In this post I will show you how one student wrote up his research notes.
The student researched – Representations of Women in Dystopian Literature.
His first key question was, ‘How are women treated in these dystopian societies?’ and I have added some of his notes below.
The Handmaid’s Tale by Margaret Atwood
Women are degraded and sexually objectified. The Aunts teach them to think of themselves as “seeds”, “ovens”, “chalices” and “cradles”. They are political tools and treated as “national resources.” Offred, central character, begins to internalise Gilead’s view and treatment of women: “I used to think of my body as an instrument, of pleasure, or a means of transportation, or an implement for the accomplishment of my will… Now the flesh arranges itself differently. I’m a cloud, congealed around a central object, the shape of a pear, which is hard and more real than I am and glows red within its translucent wrapping.”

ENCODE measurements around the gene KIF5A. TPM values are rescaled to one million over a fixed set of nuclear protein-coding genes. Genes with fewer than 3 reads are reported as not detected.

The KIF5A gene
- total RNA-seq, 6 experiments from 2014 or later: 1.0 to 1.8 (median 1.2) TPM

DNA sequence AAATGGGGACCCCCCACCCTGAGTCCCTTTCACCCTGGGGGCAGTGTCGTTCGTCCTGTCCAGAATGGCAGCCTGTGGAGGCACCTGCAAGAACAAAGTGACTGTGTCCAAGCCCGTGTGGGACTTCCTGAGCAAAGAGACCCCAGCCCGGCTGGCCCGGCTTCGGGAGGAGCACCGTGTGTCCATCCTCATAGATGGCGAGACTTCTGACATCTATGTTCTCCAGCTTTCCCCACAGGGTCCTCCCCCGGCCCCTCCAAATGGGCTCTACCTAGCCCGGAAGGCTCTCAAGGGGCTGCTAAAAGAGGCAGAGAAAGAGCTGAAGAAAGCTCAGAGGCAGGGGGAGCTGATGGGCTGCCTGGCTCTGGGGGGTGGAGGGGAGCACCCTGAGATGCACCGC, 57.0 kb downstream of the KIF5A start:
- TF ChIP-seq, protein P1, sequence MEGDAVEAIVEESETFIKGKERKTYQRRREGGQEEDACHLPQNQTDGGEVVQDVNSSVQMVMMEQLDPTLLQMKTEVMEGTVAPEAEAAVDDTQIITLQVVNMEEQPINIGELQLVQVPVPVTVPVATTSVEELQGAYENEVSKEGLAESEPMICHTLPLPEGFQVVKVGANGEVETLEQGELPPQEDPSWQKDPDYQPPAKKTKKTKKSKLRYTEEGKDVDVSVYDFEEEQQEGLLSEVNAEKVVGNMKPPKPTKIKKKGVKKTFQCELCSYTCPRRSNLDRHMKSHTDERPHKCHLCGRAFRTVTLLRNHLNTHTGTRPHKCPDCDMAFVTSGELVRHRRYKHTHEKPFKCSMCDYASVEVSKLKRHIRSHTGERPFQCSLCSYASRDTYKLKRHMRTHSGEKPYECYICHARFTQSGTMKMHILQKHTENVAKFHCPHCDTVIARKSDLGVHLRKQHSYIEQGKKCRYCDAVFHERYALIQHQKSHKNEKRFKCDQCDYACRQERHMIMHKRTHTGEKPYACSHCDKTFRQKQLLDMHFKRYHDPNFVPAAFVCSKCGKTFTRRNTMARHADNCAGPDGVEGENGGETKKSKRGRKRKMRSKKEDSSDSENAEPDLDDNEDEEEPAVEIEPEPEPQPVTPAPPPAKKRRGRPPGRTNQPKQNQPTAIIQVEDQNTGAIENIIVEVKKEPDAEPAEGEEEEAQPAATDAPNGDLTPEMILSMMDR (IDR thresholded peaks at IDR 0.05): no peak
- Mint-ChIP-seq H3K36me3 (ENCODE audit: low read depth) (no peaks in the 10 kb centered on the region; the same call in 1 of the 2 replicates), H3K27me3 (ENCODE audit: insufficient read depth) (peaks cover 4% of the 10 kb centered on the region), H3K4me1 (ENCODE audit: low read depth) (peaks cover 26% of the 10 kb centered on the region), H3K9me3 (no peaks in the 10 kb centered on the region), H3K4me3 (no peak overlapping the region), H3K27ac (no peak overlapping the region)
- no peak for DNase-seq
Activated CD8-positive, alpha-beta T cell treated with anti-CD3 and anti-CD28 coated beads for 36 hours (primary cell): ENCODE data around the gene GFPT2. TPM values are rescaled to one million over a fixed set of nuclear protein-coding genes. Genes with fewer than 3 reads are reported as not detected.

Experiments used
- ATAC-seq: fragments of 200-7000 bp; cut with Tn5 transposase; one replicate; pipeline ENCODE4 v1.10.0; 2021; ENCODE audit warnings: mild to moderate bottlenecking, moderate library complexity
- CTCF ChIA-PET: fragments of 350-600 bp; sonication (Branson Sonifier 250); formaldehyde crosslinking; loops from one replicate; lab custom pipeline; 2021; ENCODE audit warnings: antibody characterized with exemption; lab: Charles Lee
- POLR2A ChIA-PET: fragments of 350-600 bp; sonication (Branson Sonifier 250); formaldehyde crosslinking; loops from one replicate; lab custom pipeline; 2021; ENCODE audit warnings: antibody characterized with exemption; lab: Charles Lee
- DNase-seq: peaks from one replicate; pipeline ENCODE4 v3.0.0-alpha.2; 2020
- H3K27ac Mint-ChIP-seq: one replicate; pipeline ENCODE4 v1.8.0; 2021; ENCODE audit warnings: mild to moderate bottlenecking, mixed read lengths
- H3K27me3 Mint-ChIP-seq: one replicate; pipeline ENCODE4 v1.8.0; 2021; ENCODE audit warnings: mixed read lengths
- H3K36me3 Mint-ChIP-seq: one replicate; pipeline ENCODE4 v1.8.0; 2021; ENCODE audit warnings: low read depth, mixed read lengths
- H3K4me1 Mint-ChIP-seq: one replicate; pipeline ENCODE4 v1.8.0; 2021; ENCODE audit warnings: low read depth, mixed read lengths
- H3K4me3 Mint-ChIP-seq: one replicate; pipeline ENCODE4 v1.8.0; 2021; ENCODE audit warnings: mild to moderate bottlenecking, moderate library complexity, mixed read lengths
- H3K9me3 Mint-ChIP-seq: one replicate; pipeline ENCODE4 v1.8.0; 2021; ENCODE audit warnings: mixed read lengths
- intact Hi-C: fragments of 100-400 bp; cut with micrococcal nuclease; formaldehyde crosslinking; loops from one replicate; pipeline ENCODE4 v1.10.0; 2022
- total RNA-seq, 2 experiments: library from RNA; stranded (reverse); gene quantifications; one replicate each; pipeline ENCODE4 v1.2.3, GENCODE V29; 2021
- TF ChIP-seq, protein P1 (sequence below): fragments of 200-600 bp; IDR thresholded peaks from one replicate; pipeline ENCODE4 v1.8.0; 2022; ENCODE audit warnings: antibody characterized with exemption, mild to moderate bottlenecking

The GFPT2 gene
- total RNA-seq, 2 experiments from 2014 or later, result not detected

1984 George Orwell
People are stripped of individuality yet kept isolated from one another at the same time. Women are taught to hate men and more importantly women. Julia: “How I hate women!”
Double standards exist. While women are taught to hate sex and participate in it only for reproduction, prostitution was encouraged to vent a man’s uncontrollable sexual desire.
Children of Men by Alfonso Cuaron
Implicitly similar to The Handmaid’s Tale. Kee only gains importance once she becomes pregnant. No longer is she seen as a person.
Also there is a threat that she may be used as a political tool. The Fishes claim the government would say her baby was born to a “posh, black English woman.”